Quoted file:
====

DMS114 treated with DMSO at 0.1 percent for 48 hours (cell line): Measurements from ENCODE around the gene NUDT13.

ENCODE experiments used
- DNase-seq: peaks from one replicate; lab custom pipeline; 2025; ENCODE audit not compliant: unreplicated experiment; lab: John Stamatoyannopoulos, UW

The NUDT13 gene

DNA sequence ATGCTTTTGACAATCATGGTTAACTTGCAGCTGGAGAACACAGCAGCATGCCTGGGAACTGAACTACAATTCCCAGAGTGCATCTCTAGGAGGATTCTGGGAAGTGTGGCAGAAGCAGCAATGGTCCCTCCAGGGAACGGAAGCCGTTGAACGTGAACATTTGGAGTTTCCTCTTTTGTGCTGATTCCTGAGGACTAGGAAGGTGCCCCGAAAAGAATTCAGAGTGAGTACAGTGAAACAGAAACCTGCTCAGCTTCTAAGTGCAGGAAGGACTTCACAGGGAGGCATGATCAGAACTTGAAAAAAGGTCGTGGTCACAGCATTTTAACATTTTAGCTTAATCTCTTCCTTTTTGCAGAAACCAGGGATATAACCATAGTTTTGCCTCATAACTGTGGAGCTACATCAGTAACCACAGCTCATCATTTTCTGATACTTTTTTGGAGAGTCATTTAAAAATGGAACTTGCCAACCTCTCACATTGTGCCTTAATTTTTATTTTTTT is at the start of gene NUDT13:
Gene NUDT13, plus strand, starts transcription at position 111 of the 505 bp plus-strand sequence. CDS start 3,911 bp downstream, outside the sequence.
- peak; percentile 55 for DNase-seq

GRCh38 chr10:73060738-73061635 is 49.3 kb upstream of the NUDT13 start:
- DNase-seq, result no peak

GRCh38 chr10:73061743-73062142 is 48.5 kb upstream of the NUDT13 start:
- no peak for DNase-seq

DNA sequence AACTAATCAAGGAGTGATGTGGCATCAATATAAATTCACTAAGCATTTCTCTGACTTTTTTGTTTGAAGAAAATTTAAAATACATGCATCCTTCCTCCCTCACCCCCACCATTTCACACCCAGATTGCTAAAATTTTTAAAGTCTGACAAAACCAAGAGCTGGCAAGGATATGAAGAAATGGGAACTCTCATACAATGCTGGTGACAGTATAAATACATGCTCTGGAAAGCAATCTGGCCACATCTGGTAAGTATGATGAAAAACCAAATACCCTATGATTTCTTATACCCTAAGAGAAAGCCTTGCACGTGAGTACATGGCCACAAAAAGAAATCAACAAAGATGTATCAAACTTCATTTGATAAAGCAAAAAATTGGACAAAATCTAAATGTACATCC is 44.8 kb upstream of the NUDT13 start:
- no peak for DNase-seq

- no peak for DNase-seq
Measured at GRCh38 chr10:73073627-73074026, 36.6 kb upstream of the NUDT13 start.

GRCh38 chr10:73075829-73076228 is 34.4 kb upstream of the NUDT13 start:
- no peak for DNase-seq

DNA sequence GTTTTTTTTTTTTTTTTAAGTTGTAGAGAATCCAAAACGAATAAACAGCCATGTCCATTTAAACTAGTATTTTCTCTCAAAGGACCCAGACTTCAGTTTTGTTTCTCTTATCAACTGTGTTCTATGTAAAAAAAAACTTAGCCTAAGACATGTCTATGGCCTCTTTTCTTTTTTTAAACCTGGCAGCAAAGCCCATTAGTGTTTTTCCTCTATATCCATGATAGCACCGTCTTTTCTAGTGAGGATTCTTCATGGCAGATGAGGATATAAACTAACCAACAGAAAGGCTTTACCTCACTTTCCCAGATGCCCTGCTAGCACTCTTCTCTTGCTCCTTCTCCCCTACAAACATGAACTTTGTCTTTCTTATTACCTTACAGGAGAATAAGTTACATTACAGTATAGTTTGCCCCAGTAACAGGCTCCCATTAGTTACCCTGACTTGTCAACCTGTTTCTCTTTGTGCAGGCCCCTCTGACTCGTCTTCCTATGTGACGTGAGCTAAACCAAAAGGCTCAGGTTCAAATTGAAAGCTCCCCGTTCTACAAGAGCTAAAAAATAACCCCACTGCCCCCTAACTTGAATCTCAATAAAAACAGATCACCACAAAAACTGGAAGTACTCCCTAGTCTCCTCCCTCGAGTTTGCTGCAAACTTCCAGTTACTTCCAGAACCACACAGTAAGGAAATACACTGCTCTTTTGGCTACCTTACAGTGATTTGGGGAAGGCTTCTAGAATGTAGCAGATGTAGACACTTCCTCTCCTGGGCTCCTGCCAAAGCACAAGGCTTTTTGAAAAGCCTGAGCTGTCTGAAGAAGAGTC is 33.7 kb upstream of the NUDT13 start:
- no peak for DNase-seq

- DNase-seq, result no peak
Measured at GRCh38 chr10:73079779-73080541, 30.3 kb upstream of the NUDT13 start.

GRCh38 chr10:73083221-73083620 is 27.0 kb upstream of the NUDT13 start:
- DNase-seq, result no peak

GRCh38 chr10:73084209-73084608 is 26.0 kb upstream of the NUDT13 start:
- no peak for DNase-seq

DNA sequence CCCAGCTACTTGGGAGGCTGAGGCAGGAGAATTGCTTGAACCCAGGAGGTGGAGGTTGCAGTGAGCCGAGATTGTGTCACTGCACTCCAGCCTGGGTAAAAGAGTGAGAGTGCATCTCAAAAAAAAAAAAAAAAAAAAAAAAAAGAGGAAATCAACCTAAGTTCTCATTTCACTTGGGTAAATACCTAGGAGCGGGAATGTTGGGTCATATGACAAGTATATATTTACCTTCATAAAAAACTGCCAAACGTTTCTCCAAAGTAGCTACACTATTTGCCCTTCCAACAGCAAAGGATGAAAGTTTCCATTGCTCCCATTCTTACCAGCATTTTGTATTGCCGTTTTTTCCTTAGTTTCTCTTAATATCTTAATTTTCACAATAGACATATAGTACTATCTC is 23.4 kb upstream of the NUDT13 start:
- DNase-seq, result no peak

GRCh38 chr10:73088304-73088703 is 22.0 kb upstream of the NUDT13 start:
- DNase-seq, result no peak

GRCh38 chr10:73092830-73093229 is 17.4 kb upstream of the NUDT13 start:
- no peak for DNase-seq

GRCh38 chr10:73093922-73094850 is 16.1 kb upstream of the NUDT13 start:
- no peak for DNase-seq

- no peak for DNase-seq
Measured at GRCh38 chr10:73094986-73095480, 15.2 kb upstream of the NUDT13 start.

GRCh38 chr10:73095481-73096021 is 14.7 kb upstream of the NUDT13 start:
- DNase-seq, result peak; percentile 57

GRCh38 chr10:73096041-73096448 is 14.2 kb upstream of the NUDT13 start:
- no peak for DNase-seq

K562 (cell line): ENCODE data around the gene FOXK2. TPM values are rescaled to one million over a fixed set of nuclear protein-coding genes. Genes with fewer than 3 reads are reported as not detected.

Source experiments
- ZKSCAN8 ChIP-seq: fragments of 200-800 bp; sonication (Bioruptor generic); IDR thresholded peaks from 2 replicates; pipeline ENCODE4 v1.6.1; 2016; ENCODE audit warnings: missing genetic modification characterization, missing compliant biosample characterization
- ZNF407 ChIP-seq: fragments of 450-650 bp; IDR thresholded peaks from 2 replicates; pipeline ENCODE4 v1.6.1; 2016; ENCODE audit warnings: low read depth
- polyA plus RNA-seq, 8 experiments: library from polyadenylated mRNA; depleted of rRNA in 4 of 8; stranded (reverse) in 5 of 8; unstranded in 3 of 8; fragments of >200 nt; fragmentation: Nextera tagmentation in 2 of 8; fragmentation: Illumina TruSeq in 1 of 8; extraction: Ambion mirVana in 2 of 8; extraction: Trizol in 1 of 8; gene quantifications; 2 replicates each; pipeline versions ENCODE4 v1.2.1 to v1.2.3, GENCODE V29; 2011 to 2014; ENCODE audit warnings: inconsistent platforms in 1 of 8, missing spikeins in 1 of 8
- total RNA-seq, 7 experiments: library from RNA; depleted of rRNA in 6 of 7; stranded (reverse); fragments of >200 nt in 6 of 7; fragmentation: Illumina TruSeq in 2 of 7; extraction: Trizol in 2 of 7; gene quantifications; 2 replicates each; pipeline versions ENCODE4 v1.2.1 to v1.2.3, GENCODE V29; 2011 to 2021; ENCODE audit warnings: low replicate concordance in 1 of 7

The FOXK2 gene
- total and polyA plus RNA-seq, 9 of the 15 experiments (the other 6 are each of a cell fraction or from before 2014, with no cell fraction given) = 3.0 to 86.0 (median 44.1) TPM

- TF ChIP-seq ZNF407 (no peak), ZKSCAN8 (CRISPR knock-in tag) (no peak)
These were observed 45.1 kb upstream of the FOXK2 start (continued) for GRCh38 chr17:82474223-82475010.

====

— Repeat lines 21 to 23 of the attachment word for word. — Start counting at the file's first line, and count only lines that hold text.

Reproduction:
Measured at GRCh38 chr10:73079779-73080541, 30.3 kb upstream of the NUDT13 start.

GRCh38 chr10:73083221-73083620 is 27.0 kb upstream of the NUDT13 start:
- DNase-seq, result no peak